4. Coupons are time consuming because they only come on Wednesdays and Sundays and often there are full on cheaper stores that come out better than any store with coupons. So, sure I could save $0.50 on an item that is $2.75 but at another store that same item is regular priced at $1.99. Our excise tax is 4.712% so 50 cents off on $2.75 with tax comes out $2.45 vs. the same item regular at $1.99 with tax is $2.08, so going to different store saves me 37 cents instead of coupons. I haven’t found anything that a coupon helps on, and I did try but I’ve always found it doesn’t help. Sometimes the coupon is on something that I don’t want nor need. I also have found that some generics don’t give the same taste results as the brand named item. Sometimes it doesn’t matter, so I probably save about $5.00 per month. So, OK, I can just live with worst tasting food, but why? Thus, #4 doesn’t work and thus doesn’t apply.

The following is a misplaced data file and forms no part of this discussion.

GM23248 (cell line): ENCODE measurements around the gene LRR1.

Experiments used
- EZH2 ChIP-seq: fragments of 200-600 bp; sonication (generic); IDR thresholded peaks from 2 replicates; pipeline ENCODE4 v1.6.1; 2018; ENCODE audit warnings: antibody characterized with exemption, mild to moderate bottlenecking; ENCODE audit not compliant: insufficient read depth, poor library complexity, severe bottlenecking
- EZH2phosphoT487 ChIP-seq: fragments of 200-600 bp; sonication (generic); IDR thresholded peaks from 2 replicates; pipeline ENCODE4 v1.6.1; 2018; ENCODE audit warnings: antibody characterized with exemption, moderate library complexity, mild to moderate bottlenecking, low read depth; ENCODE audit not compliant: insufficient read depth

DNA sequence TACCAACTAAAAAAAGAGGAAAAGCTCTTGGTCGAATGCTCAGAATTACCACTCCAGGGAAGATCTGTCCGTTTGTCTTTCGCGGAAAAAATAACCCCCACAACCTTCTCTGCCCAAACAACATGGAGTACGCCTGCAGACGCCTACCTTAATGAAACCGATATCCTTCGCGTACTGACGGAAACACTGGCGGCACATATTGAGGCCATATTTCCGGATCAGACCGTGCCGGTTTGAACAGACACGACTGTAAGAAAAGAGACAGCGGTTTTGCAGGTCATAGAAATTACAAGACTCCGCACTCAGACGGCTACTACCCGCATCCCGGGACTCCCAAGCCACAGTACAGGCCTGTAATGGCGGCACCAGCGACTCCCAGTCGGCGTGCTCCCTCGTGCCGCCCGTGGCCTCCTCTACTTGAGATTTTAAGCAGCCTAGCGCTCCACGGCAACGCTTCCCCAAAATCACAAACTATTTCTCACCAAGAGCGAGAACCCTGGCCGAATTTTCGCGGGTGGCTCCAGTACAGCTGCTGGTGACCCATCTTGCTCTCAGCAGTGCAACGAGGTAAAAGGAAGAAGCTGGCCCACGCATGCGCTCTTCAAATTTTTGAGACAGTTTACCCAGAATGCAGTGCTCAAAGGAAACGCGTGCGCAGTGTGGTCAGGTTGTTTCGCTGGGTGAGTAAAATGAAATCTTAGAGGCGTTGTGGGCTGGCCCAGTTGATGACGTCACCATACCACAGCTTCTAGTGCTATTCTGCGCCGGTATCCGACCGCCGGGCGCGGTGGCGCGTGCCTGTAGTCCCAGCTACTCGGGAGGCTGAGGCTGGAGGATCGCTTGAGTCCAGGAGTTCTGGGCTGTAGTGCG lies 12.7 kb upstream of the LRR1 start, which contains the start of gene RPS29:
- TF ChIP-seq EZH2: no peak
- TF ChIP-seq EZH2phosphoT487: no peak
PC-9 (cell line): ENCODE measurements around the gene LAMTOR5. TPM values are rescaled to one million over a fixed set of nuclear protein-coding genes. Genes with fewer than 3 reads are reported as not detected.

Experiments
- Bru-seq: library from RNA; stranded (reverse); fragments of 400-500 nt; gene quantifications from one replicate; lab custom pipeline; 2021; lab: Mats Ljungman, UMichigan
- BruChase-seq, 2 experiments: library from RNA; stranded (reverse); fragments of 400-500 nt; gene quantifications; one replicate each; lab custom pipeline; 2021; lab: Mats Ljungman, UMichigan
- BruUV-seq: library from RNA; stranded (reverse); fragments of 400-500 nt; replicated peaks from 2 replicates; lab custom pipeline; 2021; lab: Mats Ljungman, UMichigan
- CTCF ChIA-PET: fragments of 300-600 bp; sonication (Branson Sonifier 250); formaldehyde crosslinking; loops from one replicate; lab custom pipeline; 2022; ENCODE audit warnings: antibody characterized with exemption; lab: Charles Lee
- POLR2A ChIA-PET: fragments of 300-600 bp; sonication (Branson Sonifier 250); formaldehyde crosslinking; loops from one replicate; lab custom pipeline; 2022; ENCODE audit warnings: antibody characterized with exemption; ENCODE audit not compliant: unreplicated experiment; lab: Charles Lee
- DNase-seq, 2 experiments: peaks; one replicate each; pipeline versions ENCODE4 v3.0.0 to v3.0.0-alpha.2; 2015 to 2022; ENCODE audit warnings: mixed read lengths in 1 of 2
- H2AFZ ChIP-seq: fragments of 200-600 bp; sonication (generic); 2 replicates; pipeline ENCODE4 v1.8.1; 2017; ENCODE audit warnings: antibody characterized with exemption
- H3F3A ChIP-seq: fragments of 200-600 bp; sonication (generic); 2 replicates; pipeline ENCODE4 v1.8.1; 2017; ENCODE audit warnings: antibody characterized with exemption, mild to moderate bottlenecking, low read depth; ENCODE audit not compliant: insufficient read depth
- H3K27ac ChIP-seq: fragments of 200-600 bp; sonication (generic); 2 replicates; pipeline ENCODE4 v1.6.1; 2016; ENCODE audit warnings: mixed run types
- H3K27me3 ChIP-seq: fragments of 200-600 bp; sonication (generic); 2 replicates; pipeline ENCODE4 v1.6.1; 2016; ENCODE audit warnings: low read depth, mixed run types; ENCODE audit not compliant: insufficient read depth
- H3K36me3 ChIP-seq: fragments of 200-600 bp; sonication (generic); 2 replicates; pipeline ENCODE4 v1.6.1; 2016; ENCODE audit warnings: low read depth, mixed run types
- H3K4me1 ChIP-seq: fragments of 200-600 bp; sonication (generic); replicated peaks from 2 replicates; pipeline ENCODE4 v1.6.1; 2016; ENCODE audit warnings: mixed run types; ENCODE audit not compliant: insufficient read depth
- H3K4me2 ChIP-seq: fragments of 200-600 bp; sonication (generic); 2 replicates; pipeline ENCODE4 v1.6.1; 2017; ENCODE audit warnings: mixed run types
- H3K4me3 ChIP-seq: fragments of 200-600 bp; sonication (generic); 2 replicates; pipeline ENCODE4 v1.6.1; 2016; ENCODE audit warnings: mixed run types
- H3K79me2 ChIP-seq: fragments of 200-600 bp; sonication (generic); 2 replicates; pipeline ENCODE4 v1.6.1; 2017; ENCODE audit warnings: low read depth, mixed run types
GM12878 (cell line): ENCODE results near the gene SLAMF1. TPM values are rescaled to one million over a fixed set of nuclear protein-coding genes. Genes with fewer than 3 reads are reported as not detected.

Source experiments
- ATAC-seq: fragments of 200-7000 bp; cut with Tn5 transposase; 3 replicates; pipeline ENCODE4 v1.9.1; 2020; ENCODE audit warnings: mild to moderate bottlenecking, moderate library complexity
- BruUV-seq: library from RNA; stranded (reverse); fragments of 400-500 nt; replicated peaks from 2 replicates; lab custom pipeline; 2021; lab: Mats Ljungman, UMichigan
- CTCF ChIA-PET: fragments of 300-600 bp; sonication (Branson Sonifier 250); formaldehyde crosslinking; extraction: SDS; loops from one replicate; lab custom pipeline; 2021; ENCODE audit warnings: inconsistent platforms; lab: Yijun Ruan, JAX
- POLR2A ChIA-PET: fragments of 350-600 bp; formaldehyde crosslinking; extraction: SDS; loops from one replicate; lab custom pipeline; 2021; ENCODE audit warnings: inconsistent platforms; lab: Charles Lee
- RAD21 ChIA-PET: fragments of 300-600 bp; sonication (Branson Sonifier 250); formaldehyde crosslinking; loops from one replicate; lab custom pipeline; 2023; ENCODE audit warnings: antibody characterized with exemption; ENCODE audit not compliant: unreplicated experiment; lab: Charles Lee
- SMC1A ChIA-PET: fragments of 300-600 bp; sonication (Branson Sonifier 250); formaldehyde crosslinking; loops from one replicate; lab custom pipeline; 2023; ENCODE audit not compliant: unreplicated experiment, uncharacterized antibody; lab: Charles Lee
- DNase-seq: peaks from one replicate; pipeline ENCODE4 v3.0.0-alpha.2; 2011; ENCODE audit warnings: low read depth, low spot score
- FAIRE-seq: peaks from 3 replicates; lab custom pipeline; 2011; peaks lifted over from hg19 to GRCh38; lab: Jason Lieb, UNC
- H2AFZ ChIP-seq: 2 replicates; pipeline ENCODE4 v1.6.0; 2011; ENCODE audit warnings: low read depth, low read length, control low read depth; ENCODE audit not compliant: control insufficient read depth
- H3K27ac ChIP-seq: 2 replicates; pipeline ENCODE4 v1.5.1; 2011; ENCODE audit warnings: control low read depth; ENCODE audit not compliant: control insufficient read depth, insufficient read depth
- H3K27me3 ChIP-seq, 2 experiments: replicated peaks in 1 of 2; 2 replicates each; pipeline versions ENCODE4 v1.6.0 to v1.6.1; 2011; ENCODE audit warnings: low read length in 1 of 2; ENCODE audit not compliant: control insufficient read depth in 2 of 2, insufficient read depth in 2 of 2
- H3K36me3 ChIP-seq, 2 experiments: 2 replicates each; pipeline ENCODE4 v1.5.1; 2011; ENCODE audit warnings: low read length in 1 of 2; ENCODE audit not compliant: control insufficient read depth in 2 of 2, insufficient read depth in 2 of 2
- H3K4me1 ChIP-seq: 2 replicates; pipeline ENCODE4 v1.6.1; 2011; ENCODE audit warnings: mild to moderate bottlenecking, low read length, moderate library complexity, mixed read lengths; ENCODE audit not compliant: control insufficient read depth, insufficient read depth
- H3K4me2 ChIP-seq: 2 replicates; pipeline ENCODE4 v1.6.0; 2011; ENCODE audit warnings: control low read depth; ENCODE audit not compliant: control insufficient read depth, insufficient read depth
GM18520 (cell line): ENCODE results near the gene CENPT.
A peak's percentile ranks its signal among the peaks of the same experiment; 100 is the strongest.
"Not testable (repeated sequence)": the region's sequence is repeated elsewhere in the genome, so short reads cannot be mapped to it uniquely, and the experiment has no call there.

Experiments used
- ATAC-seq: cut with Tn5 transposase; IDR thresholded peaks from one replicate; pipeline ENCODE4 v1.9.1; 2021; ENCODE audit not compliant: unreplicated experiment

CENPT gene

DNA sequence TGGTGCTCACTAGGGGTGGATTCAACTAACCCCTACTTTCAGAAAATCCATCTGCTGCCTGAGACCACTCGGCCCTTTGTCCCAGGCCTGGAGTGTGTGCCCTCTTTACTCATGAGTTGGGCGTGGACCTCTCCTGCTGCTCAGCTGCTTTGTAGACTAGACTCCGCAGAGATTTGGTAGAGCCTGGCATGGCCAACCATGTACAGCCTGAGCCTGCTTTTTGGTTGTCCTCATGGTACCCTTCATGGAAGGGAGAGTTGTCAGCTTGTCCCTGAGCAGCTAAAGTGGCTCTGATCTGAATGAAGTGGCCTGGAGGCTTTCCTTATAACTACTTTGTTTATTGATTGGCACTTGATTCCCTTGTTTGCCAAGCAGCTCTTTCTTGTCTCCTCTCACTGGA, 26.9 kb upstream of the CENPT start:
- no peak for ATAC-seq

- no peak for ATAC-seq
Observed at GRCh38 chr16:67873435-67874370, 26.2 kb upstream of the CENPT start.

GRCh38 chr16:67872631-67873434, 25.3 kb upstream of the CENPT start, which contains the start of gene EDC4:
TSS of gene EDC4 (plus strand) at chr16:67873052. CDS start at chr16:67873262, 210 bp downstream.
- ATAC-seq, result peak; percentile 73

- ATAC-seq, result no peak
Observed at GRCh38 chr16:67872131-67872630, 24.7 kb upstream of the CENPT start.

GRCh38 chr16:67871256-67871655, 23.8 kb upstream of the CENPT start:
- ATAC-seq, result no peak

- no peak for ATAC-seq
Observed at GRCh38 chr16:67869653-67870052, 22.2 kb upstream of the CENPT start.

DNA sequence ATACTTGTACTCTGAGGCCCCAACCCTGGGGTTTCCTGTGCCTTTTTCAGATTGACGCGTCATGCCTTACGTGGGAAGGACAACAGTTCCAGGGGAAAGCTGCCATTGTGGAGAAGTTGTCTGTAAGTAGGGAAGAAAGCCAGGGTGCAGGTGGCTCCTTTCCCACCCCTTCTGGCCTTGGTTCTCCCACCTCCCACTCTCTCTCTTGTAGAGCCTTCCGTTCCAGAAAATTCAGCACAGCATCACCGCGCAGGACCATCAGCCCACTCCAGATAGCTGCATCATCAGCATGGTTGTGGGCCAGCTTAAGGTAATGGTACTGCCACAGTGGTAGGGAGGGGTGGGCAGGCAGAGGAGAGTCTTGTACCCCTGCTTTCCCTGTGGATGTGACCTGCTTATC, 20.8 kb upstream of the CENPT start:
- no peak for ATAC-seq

5. Sort of a corollary to #9. OTA doesn’t work well with our location, I’m missing some of the network channels. But then again I could cut out TV completely, but then it wouldn’t be as much fun. I suppose I could save more money if I cut down on my reading, but again it won’t be as entertaining. But I also have a $10.00 cup that gives me “free” refills at no money for the life of the cup. I got that several years go, and do go about 2 – 3 times per day, so I’ve gone well over a 1,000 times and thus each drink costs me less than 1 cent of amortizing the initial cost of the cup. If I don’t go, it doesn’t matter, the original cup price doesn’t change, so cutting down won’t save me any money. Technically if I cut back, I lose more if I go less often as the amortization keeps getting lower and lower if I go. Then again, as I have no mortgages, no car loans, no credit card debt (no debt of any monetary form), I have savings, add in stocks and bonds, retirement is funded, there is no reason to avoid “little luxuries”. The biggest savings, if I needed to save more money would be to cut back on charities. Thus, this doesn’t apply.